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How to set up a TinyMCE textarea with autoresize

October 26th, 2023

6 min read

The image resize event shown with dimensions and handlebars

Written by

Joe Robinson

Category

How-to Use TinyMCE

All websites have elements that respond to different devices. A useful textarea, is a major website component that needs to be responsive – changing based on the viewer’s screen, or the content the view creates within it. If the textarea component won’t change it’s size through the page style, or offers no clear way to set up autoresize, then you’ve got a problem. Let’s fix that…

A reliable textarea should respond, and autoresize, based on the content added to it, and it shouldn’t take hours of time and effort to reconfigure the textarea for responsiveness.

What’s most helpful is a rich text editor that provides an easy method to set the textarea height, textarea width, and textarea autoresize capabilities. And it’s not too much to ask that these features are ready to use out-of-the-box. Why? Because textarea autoresize should be a given, so you can instead focus on other aspects that are critical in your app.

This article shows how you can get autoresize done with TinyMCE, by making use of TinyMCE’s reliable options and plugins.

Table of Contents

Why set up autoresize?

What does autoresize and responsive textarea mean?

Autoresize vs responsive design

Autoresize vs the resize CSS element

How to use the TinyMCE Autoresize plugin

1. Get TinyMCE

2. Set up the TinyMCE demo

3. Set up textarea autoresize with TinyMCE

How to set up textarea height automatically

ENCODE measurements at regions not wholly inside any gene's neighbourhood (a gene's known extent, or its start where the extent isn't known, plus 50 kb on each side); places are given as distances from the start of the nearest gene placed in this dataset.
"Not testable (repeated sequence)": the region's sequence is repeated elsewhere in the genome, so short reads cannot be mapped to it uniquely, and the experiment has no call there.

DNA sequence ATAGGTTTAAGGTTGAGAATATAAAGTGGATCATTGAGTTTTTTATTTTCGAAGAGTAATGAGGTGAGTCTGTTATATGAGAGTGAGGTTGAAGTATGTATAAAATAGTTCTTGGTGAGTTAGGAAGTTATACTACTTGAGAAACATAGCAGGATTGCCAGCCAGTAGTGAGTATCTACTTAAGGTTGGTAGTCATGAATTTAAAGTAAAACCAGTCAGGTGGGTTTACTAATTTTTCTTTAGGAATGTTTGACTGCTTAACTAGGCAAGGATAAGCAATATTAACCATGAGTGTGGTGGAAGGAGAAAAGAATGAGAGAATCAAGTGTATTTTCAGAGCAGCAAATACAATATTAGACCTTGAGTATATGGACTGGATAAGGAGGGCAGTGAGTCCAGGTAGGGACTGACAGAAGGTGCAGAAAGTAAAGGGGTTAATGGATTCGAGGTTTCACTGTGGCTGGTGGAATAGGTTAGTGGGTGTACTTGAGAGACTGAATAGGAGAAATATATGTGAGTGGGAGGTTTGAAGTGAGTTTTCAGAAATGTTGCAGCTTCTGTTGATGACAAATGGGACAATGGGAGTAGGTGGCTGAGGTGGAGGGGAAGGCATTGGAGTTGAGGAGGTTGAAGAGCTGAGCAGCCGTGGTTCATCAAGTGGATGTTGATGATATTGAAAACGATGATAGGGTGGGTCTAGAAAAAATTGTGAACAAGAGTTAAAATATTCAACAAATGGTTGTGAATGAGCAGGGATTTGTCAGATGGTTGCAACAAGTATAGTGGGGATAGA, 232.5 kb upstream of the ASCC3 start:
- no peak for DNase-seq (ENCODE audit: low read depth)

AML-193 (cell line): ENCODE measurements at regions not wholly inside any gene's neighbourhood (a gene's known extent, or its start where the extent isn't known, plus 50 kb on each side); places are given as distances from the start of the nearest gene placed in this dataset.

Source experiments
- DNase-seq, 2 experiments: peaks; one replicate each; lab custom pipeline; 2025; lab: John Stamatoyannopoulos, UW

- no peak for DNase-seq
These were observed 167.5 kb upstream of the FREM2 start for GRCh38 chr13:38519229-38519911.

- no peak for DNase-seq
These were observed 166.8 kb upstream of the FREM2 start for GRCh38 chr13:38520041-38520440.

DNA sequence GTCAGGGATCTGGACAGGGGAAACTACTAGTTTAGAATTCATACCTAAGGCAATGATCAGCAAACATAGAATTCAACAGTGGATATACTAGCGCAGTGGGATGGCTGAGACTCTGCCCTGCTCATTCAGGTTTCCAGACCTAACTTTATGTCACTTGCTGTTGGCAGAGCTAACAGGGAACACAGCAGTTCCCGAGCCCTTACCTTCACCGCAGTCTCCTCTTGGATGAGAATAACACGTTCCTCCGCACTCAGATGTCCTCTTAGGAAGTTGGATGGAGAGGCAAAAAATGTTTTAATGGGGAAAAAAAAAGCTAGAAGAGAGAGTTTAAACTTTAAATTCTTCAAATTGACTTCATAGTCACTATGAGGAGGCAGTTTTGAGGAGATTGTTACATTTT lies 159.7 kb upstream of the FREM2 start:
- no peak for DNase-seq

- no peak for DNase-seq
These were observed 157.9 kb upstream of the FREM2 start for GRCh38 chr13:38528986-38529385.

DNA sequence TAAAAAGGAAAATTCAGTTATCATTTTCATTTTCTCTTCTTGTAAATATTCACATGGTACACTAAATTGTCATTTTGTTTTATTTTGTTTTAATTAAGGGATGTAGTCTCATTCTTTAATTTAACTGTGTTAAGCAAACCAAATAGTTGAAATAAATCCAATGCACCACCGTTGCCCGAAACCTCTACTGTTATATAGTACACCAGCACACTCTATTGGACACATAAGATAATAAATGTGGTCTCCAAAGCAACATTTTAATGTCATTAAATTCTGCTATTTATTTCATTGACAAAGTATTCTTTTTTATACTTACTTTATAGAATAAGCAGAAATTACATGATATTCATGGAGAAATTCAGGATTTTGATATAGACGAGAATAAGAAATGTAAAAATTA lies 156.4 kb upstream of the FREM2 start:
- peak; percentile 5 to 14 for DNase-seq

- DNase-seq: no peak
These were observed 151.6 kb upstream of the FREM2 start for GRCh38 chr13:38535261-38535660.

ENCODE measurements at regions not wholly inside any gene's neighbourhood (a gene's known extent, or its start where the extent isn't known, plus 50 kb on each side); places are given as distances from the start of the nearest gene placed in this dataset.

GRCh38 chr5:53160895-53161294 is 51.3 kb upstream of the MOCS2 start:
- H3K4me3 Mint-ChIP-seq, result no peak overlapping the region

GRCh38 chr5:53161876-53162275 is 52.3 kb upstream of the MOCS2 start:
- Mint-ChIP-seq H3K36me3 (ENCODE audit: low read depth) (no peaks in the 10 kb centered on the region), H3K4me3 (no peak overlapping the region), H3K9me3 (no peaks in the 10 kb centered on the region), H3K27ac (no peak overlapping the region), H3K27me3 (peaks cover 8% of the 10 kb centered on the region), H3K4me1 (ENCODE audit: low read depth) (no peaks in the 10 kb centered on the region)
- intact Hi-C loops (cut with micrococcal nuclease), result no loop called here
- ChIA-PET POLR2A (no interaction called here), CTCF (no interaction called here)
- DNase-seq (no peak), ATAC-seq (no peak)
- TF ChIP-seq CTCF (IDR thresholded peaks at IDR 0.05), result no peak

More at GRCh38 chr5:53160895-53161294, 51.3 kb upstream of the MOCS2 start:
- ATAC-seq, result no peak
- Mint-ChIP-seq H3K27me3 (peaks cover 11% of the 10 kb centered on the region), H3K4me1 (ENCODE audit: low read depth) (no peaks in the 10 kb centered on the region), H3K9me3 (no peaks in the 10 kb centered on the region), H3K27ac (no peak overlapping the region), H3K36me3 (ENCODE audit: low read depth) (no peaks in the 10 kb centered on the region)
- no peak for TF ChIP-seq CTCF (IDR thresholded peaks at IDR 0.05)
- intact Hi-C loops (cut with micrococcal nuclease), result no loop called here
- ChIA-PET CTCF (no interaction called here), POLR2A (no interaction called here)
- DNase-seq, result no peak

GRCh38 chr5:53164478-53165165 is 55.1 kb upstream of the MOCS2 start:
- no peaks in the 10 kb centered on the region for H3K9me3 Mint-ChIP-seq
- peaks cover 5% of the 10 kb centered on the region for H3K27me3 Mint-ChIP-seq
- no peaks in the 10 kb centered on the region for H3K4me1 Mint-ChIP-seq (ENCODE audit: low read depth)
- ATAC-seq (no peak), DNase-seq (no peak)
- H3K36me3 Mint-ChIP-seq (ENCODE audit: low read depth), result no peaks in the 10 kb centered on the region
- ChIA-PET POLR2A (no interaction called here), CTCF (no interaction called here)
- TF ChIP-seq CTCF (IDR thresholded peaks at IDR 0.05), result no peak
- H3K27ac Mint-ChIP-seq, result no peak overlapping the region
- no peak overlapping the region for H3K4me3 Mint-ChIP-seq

How to make the textarea non-resizable

How to disable textarea resize

What’s next for auto resize?

Why set textarea autoresize?

Setting up textarea autoresize helps users create content without distraction and improves their user experience.

Think of it like water. A good WYSIWYG textarea should change size and fit, whenever it’s under pressure – the way water changes shape depending on the cup that holds it.

“If you put water into a cup, it becomes the cup”

~ Bruce Lee

What does autoresize and responsive textarea mean?

When an element in an HTML page or within an app can autoresize, it changes its shape based on:

  1. The HTML content inside the element
  2. The other elements and content on the page

The autoresize ability is an important part of responsive design. It is distinct, however, from the resize CSS design element.

Autoresize vs responsive design

While textarea autoresize should be easy to implement, responsive design is a far broader area that involves the entire web page appearance and deserves a larger amount of time and attention.

When responsive design is introduced with something like media queries, the web page changes not just size, but layout and other element positions, depending on the device the customer uses to view the page. In this case, the textarea also becomes responsive, along with the rest of the page.

In short, the responsive HTML encompasses more than size.

There are a range of design elements that front end developers set up to change automatically with responsive design. These capabilities are beyond textarea autoresize, and beyond the scope of this article.

Autoresize vs the resize CSS element